How to safely (and legally) store your car through a pandemic

How to safely (and legally) store your car through a pandemic

During the government-enforced lockdown period that is taking place during the coronavirus pandemic, it's less likely that you'll require the use of your car for the next few weeks or possibly longer. Whether you have a car that you use for travelling to work every day or for cruising around at the weekend, your car is likely to be sitting in your driveway or on the road taking up space. In order to safely and legally store your car during this strange period, we've compiled a list of tips for you to follow to ensure that you are taking the right measures while your vehicle remains off the road.

Keep your battery charged

Even if you won't be using your car for a long time, there are a number of things that will continue to drain its battery, including any onboard computers and your car's alarm system, so it's a good idea to keep your battery topped up. How long your car battery will hold its charge for depends on its age, how often you drive your car and the climate that your vehicle is left in. If you store your car in a garage, you can purchase a trickle or smart charger which you can plug into your battery and leave it to draw current when required. If you don't have a garage available and leave your car on the street, you can simply run the engine for about 15 minutes once a week while sitting in the car. This will keep your engine in good condition and help to recharge the battery.

Occasionally release your parking brake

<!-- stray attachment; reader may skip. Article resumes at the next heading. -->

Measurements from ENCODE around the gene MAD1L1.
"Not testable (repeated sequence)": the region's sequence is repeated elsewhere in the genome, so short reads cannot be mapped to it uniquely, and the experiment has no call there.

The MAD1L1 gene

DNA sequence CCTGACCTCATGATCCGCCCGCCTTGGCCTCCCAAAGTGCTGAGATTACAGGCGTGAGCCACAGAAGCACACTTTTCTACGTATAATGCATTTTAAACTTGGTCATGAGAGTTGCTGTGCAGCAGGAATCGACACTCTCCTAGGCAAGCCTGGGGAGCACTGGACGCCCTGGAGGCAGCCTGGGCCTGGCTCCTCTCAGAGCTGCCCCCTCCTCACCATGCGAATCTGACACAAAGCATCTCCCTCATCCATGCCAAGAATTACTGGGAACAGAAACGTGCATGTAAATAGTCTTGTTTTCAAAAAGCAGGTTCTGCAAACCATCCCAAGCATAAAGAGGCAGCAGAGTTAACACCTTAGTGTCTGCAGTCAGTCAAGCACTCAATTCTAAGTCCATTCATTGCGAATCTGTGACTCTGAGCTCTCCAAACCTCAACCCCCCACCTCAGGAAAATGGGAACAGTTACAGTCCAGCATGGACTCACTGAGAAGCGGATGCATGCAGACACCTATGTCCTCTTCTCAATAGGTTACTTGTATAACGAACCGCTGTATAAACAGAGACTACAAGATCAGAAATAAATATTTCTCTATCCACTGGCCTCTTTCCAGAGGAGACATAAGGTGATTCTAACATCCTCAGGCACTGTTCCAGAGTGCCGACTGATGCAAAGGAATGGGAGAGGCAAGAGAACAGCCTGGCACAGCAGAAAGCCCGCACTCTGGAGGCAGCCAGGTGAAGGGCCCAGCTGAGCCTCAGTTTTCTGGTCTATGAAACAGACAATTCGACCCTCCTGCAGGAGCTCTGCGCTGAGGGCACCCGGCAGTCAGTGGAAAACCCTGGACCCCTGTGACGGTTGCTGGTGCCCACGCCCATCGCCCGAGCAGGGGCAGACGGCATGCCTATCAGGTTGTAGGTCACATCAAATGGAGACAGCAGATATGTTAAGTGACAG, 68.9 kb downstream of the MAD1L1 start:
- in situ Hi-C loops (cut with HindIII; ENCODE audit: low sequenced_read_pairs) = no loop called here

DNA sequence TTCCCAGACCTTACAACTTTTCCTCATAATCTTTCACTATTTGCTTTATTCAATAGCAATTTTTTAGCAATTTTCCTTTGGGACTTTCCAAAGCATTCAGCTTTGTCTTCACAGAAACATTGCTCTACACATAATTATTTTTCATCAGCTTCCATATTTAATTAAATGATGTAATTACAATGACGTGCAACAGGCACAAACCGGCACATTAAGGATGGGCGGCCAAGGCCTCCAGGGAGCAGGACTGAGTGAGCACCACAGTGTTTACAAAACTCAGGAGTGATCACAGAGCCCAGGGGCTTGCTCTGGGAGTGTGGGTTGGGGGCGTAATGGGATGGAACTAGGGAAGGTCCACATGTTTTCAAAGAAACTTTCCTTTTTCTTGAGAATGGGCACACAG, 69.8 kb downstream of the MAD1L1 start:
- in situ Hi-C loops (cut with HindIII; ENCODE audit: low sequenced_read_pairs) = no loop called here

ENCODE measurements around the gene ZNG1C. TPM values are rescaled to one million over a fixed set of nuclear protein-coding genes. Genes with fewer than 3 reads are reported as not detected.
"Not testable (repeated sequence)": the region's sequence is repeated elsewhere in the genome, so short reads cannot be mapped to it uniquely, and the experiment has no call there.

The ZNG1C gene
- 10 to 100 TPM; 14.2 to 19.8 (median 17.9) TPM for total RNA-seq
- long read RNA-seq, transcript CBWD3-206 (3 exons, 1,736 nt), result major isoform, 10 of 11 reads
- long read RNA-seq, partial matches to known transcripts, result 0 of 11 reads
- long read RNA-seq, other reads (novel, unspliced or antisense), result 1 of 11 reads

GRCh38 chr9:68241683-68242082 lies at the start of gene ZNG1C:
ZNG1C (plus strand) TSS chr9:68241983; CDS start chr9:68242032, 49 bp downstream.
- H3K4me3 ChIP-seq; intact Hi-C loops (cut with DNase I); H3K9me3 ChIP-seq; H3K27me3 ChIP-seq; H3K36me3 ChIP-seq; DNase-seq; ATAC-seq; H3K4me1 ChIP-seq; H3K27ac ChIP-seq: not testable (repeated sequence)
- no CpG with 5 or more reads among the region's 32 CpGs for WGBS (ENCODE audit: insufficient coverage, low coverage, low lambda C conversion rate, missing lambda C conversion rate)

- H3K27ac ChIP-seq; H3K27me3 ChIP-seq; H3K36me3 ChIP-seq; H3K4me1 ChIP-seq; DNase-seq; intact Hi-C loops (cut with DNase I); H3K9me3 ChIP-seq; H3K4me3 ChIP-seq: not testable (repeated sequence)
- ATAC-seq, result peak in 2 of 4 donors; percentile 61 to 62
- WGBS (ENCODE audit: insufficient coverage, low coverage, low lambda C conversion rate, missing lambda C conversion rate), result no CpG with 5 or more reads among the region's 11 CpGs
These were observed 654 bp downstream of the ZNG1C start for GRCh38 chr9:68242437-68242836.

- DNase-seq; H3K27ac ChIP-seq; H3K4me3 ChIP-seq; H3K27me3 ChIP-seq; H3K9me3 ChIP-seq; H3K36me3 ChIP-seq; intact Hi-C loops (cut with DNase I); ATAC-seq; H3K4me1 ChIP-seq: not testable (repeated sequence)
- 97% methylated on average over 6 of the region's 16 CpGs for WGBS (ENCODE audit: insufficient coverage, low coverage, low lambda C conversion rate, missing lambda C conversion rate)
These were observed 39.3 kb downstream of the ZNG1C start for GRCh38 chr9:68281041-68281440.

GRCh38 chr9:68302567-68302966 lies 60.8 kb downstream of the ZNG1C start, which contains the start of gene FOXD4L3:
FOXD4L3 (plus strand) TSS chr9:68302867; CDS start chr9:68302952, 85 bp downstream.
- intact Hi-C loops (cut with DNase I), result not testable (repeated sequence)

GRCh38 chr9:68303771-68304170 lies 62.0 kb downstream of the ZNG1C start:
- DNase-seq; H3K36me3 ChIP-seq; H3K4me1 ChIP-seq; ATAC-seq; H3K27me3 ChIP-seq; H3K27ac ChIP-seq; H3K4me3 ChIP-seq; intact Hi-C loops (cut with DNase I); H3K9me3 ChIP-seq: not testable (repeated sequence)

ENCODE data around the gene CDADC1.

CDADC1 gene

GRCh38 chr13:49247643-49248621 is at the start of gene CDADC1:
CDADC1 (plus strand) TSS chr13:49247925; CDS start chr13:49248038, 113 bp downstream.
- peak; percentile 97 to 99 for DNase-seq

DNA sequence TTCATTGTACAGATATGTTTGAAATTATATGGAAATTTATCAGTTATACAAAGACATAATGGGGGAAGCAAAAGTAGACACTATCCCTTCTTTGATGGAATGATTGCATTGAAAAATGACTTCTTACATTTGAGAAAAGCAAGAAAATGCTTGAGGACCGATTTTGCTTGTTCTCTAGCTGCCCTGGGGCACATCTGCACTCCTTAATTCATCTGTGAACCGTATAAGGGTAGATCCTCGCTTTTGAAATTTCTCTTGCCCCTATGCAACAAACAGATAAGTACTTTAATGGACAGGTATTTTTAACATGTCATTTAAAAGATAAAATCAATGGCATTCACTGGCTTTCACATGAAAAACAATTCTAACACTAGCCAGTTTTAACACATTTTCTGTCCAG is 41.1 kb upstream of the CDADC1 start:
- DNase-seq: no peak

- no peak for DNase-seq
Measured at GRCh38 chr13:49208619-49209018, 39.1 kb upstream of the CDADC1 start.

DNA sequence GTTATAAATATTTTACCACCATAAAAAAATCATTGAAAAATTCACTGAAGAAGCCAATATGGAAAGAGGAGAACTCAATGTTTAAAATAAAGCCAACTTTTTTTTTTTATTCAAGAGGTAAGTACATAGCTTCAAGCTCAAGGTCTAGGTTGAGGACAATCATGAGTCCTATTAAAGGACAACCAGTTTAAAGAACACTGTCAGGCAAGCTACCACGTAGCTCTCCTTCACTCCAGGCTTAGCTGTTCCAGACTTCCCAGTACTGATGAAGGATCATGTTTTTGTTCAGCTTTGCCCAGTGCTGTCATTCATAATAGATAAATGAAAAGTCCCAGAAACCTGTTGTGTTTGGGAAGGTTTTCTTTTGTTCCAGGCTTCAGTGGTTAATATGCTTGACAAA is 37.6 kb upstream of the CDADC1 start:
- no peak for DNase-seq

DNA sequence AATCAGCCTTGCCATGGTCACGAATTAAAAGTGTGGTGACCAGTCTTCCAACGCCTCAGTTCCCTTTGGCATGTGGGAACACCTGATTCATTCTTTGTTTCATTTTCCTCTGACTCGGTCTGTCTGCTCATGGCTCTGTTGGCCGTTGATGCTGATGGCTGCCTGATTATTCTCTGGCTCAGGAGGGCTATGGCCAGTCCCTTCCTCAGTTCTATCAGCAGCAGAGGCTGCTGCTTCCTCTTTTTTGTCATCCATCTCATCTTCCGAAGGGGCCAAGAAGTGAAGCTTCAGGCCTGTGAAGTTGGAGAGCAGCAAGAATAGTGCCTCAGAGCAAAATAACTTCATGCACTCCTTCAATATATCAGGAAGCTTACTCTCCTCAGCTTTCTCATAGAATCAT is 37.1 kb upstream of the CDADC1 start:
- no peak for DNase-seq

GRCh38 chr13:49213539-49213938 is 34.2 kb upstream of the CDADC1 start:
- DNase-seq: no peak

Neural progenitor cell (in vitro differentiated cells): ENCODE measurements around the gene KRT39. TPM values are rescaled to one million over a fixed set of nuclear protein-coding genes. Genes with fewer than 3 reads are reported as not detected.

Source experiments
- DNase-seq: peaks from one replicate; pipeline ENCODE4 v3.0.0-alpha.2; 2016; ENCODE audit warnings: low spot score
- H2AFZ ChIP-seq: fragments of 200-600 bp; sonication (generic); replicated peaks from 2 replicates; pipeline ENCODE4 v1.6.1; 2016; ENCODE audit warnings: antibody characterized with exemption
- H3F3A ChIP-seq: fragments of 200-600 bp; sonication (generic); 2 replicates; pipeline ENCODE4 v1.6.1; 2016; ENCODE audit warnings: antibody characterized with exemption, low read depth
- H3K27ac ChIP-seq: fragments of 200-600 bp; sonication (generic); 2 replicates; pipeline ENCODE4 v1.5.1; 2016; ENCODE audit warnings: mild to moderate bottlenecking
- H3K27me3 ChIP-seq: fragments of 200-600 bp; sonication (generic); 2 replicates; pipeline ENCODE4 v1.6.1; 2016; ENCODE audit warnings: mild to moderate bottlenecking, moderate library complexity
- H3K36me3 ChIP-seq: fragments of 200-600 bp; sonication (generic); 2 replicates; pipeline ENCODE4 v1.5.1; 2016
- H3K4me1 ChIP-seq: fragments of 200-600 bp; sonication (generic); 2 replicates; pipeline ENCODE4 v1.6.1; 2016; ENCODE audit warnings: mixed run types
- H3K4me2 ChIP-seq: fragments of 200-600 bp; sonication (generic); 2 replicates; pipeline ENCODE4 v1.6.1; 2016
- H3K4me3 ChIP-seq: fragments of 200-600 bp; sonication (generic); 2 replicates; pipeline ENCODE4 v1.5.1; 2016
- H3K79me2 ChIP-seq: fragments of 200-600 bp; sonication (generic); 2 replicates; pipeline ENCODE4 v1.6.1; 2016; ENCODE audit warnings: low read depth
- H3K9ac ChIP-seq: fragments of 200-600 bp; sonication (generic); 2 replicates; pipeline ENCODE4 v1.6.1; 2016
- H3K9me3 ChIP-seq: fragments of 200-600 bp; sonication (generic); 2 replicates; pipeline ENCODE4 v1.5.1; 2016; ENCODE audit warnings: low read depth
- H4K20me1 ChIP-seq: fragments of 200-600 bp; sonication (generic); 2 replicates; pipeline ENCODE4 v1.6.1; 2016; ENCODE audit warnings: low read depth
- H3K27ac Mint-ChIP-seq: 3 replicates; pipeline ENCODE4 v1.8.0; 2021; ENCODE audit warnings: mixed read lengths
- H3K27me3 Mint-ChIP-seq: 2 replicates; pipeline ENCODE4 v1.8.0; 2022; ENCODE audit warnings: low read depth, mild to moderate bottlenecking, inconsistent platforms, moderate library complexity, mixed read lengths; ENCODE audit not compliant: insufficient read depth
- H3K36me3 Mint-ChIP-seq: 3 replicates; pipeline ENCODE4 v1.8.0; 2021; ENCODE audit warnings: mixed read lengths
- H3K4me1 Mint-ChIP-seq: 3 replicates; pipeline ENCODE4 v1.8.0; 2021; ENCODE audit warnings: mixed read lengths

If you leave your parking brake on for too long, your brakes could end up seizing up, so to avoid costly repairs, it's recommended that you release your car's brake and move the vehicle a short distance. To kill two birds with one stone, you could even run the engine at the same time to charge your car's battery. Unless your car is parked on private land, you can't leave the parking brake off.

Make sure your tax is up-to-date 

Even if you're not driving your car, if it is parked on a public road, it will still need to be taxed. The only exceptions to this are if your car is parked on private land or you receive a Statutory Off Road Notification (SORN) to declare that your car is off the road. If you do declare that your car is off-road, you are not permitted to drive it under any circumstances. If you need to renew your tax during the lockdown period, you can do this on the government website. When the lockdown is lifted and you are permitted to drive again, make sure your MOT, tax and insurance are up-to-date.

Make sure your vehicle is insured

Even if you are not using your car, it still needs to be insured. The Continuous Insurance Enforcement law states that you must keep your vehicle ensured at all times unless it is declared off-road by a Statutory Off Road Notification (SORN). Again, if you declare your car to be off-road, you are no longer permitted to drive it. If you need to renew your insurance policy or reduce your insurance cover during the lockdown period, it should be easy to do online, but it's a good idea to check the details of your insurance policy to confirm what is and isn't covered. 

Make sure your car is in a roadworthy condition

If your vehicle is due for its MOT Test between 30th March - 30th September 2020, the government has granted car owners in the UK with an emergency 6 month MOT due to the coronavirus lockdown. However, the government has also stated that vehicles must still be kept in a roadworthy condition, so if your car requires essential repair work, you will be able to take it to a garage. When the lockdown is lifted and you require the use of your car again, make sure your first trip is to the repair shop to complete your pre-booked MOT.

For GAP insurance UK car owners depend on, get in touch with Direct Gap today by calling our friendly team of experts at 01422 756100, emailing us at or by filling out our online contact form.

James Cartwright

James Cartwright

James is an innovator in the Gap Insurance market with a longstanding understanding of automotive and Gap Insurance and consumer trends. In authoring these articles he brings together over 20 years of industry experience and a lifetime as an automotive enthusiast.

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